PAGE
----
A close friend, Stan, recently left a large HMO to join a small company. He had been through many mergers and layoffs and was becoming tired of the typical corporate rigmarole. This new company was much closer to his home, a 5 minute commute instead of 45. Stan thought the small size of the company would contain fewer political battles. He also saw "huge growth abilities" since the company was being purchased by a larger holding company with the usual cash infusion. On top of this, there was a planned stock option package that would help him tie his rewards directly to his productivity. All in all, a very attractive proposition.
It was only after Stan left his HMO position and joined the new company that he discovered the realities of his new job. Despite his best intentions, research and interviewing Stan soon realized that things were not as they seemed.

As we will see in next week?s column, any position can be presented in a highly attractive light, but it is the reality that we have to deal with on a daily basis.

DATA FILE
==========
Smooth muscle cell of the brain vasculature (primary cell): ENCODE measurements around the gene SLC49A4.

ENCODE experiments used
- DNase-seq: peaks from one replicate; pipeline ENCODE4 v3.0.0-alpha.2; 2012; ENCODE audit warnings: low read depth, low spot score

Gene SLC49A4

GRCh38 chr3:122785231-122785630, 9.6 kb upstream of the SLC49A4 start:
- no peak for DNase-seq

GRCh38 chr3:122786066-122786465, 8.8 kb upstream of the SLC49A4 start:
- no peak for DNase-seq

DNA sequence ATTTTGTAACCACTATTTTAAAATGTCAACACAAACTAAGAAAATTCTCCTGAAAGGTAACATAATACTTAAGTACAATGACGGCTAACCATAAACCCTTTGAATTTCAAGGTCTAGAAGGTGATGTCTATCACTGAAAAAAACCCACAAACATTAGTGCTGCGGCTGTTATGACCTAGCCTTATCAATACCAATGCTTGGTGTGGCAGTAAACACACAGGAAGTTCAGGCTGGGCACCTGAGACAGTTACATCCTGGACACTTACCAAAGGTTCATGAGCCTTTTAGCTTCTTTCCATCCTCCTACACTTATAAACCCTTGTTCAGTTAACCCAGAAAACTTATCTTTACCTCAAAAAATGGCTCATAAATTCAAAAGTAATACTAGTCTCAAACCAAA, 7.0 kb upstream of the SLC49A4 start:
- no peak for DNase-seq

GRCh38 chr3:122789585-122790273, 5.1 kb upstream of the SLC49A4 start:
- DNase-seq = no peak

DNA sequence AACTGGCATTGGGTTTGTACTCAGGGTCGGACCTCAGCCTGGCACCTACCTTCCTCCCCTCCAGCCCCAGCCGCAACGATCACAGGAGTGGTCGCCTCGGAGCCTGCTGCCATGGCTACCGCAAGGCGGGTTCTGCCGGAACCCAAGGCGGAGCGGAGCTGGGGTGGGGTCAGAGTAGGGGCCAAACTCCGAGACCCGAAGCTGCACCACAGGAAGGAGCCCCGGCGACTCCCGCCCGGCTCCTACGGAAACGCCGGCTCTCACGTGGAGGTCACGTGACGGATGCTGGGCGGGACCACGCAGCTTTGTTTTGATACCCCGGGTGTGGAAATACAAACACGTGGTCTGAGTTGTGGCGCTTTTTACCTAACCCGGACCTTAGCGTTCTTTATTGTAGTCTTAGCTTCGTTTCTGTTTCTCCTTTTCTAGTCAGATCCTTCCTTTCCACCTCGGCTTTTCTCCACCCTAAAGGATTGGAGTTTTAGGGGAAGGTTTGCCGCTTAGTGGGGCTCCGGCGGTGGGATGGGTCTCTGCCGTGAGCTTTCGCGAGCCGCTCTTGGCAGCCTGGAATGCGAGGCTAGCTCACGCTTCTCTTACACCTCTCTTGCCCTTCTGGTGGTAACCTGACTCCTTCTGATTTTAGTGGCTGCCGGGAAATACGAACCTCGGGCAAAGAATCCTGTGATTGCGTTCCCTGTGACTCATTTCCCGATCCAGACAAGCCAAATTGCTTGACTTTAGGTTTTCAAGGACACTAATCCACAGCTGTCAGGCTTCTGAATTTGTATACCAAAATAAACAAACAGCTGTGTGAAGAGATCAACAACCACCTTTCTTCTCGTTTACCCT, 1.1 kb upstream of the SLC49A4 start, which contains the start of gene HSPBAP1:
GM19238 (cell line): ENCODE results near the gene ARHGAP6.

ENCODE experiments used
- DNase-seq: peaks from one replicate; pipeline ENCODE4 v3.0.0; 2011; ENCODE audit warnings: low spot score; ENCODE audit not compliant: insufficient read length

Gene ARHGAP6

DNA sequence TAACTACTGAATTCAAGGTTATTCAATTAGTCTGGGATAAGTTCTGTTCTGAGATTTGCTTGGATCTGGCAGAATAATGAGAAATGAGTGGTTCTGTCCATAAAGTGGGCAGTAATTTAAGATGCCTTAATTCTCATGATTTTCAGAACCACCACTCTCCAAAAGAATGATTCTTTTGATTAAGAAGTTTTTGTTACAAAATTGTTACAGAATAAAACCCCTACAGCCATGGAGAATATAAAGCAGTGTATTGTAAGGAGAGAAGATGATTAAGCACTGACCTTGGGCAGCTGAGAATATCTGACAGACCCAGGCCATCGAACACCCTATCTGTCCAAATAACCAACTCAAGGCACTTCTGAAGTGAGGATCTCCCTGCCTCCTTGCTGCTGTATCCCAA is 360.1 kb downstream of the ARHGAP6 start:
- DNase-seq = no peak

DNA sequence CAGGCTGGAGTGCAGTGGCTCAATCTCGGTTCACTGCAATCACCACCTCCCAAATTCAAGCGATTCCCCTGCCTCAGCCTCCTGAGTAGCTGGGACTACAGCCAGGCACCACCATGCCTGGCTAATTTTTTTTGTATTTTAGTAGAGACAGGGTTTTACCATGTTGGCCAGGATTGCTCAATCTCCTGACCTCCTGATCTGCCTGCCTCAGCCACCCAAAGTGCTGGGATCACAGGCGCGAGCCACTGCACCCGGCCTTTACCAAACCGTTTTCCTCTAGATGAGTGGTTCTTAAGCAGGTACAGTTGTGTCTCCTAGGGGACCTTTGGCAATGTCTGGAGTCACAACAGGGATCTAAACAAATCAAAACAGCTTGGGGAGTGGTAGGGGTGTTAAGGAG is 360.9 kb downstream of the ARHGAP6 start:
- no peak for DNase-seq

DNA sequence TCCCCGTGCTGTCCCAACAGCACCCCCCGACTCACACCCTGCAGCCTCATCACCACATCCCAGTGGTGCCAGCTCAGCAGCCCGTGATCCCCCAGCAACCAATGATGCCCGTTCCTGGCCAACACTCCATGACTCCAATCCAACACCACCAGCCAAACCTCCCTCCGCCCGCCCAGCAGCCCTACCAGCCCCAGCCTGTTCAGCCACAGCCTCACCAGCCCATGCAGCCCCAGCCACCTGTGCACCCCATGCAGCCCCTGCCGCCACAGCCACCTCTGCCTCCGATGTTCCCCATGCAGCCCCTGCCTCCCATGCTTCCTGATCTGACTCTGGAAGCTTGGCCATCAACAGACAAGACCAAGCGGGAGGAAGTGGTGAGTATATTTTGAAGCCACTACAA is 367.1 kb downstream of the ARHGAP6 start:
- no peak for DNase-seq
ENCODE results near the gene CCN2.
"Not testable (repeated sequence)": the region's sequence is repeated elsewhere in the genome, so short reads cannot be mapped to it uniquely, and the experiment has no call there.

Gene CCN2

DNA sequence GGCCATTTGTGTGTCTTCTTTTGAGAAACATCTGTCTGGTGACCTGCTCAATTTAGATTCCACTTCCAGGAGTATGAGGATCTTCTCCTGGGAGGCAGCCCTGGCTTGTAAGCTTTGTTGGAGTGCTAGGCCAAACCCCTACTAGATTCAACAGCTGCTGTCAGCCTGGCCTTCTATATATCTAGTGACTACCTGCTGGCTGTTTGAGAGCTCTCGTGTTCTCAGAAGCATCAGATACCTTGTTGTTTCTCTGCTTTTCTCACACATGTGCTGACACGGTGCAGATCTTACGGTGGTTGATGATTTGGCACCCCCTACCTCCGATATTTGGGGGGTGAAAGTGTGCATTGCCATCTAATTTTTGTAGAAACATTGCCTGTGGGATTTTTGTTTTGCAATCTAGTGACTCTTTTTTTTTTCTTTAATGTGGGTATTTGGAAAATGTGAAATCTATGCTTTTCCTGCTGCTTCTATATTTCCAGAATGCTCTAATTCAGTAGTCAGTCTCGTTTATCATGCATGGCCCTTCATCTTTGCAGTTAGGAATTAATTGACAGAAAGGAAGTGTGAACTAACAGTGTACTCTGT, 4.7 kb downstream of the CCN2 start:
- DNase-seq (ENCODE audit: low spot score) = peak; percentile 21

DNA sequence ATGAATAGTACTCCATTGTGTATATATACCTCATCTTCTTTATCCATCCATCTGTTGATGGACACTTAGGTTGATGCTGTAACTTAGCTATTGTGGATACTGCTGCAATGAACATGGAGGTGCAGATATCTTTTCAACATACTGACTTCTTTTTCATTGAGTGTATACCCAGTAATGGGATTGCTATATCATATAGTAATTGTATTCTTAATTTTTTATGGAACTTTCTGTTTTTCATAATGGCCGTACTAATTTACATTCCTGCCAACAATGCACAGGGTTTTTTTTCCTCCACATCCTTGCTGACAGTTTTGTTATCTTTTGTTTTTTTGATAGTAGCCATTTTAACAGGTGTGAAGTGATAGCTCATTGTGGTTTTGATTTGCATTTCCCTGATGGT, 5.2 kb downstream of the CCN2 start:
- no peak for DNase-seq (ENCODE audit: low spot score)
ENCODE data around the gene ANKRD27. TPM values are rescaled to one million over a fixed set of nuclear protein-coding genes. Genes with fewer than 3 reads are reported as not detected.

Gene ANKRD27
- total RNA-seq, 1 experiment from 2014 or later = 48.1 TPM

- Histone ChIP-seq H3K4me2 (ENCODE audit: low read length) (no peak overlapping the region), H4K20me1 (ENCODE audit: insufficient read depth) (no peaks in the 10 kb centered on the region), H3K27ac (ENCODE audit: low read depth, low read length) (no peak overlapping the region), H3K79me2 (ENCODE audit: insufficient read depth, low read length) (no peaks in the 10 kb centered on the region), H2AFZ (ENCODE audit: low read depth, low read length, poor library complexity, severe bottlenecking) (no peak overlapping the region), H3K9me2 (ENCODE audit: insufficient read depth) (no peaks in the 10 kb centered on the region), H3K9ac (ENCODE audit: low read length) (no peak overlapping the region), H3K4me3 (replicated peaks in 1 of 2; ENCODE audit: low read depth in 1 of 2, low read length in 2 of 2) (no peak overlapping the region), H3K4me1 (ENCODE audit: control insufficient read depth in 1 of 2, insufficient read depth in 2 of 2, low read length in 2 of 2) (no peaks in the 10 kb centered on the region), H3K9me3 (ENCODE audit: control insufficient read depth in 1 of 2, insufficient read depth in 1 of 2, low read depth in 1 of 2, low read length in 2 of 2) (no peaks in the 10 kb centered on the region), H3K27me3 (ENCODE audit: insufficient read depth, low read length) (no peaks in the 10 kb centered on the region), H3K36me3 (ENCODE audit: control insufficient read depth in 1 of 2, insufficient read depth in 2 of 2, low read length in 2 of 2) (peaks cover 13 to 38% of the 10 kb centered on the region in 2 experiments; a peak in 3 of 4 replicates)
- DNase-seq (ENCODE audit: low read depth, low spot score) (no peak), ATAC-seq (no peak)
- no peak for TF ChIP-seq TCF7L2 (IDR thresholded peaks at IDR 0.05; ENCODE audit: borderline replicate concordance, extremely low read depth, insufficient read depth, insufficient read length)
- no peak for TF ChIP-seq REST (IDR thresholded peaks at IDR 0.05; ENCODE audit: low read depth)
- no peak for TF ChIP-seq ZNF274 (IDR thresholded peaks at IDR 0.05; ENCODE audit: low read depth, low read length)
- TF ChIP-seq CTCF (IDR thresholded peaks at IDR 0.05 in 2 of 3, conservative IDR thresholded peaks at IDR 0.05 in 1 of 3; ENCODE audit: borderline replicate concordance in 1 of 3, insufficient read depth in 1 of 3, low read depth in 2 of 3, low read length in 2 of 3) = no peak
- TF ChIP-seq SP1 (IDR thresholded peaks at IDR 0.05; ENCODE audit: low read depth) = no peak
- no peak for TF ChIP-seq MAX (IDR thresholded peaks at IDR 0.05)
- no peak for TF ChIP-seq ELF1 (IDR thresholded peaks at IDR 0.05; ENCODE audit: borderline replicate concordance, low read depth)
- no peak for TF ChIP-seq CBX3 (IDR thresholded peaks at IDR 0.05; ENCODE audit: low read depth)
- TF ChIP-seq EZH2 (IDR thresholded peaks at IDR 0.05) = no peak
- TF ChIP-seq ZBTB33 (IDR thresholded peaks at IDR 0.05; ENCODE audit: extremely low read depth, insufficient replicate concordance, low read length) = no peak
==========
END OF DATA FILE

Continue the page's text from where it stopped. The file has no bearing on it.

Part 2

We are discussing the issues involved when a new job doesn?t measure up to the picture presented in the job interview. Last week, I described how my friend Stan had left a corporate computer department position to join a new, smaller company. I asked Stan to outline some of the warning signs that tipped him off that all was not well.

Buying hands not heads
One of the first stories Stan related was friction with his new manager. Although during the interview there had been much talk about bringing the company into the 20th Century the actual situation was much different.
"It was the ?not-invented-here? syndrome gone wild. The manager didn?t want me stepping on his toes. I get the feeling that I overdid the technical aspect of my job when I had REALLY been hired to be a backup help desk person. "